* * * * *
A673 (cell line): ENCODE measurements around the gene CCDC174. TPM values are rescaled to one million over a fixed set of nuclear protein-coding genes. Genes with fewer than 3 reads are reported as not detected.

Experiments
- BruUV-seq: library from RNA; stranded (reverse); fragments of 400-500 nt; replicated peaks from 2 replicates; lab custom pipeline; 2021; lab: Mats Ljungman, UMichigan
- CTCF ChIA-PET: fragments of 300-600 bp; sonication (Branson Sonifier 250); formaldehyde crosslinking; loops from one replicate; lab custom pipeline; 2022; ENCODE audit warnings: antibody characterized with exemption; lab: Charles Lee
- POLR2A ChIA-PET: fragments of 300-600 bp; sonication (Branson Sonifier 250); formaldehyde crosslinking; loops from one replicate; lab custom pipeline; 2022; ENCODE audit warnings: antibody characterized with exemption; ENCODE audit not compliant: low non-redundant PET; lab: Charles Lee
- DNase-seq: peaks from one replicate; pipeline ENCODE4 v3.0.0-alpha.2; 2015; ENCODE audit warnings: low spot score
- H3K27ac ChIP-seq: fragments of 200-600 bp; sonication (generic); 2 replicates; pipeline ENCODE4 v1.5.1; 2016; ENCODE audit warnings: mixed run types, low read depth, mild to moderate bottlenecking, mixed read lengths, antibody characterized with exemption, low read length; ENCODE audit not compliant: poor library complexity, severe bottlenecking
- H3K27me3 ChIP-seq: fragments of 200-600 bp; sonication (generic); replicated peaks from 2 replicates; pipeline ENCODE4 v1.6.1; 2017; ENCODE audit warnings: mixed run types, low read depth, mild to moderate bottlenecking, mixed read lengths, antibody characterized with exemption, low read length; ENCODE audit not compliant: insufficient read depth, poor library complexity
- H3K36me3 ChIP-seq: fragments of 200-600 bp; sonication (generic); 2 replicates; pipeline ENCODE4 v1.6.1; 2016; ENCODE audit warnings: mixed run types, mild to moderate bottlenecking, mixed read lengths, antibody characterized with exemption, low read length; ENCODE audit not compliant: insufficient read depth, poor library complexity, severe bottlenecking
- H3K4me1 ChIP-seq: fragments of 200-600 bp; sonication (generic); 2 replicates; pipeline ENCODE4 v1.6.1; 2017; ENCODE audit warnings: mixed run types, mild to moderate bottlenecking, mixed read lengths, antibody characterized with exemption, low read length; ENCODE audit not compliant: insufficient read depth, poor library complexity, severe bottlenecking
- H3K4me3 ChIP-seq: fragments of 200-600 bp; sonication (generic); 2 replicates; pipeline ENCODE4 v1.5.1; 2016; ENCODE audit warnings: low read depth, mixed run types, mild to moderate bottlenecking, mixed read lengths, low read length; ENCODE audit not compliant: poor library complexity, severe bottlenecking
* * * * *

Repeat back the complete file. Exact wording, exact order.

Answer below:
A673 (cell line): ENCODE measurements around the gene CCDC174. TPM values are rescaled to one million over a fixed set of nuclear protein-coding genes. Genes with fewer than 3 reads are reported as not detected.

Experiments
- BruUV-seq: library from RNA; stranded (reverse); fragments of 400-500 nt; replicated peaks from 2 replicates; lab custom pipeline; 2021; lab: Mats Ljungman, UMichigan
- CTCF ChIA-PET: fragments of 300-600 bp; sonication (Branson Sonifier 250); formaldehyde crosslinking; loops from one replicate; lab custom pipeline; 2022; ENCODE audit warnings: antibody characterized with exemption; lab: Charles Lee
- POLR2A ChIA-PET: fragments of 300-600 bp; sonication (Branson Sonifier 250); formaldehyde crosslinking; loops from one replicate; lab custom pipeline; 2022; ENCODE audit warnings: antibody characterized with exemption; ENCODE audit not compliant: low non-redundant PET; lab: Charles Lee
- DNase-seq: peaks from one replicate; pipeline ENCODE4 v3.0.0-alpha.2; 2015; ENCODE audit warnings: low spot score
- H3K27ac ChIP-seq: fragments of 200-600 bp; sonication (generic); 2 replicates; pipeline ENCODE4 v1.5.1; 2016; ENCODE audit warnings: mixed run types, low read depth, mild to moderate bottlenecking, mixed read lengths, antibody characterized with exemption, low read length; ENCODE audit not compliant: poor library complexity, severe bottlenecking
- H3K27me3 ChIP-seq: fragments of 200-600 bp; sonication (generic); replicated peaks from 2 replicates; pipeline ENCODE4 v1.6.1; 2017; ENCODE audit warnings: mixed run types, low read depth, mild to moderate bottlenecking, mixed read lengths, antibody characterized with exemption, low read length; ENCODE audit not compliant: insufficient read depth, poor library complexity
- H3K36me3 ChIP-seq: fragments of 200-600 bp; sonication (generic); 2 replicates; pipeline ENCODE4 v1.6.1; 2016; ENCODE audit warnings: mixed run types, mild to moderate bottlenecking, mixed read lengths, antibody characterized with exemption, low read length; ENCODE audit not compliant: insufficient read depth, poor library complexity, severe bottlenecking
- H3K4me1 ChIP-seq: fragments of 200-600 bp; sonication (generic); 2 replicates; pipeline ENCODE4 v1.6.1; 2017; ENCODE audit warnings: mixed run types, mild to moderate bottlenecking, mixed read lengths, antibody characterized with exemption, low read length; ENCODE audit not compliant: insufficient read depth, poor library complexity, severe bottlenecking
- H3K4me3 ChIP-seq: fragments of 200-600 bp; sonication (generic); 2 replicates; pipeline ENCODE4 v1.5.1; 2016; ENCODE audit warnings: low read depth, mixed run types, mild to moderate bottlenecking, mixed read lengths, low read length; ENCODE audit not compliant: poor library complexity, severe bottlenecking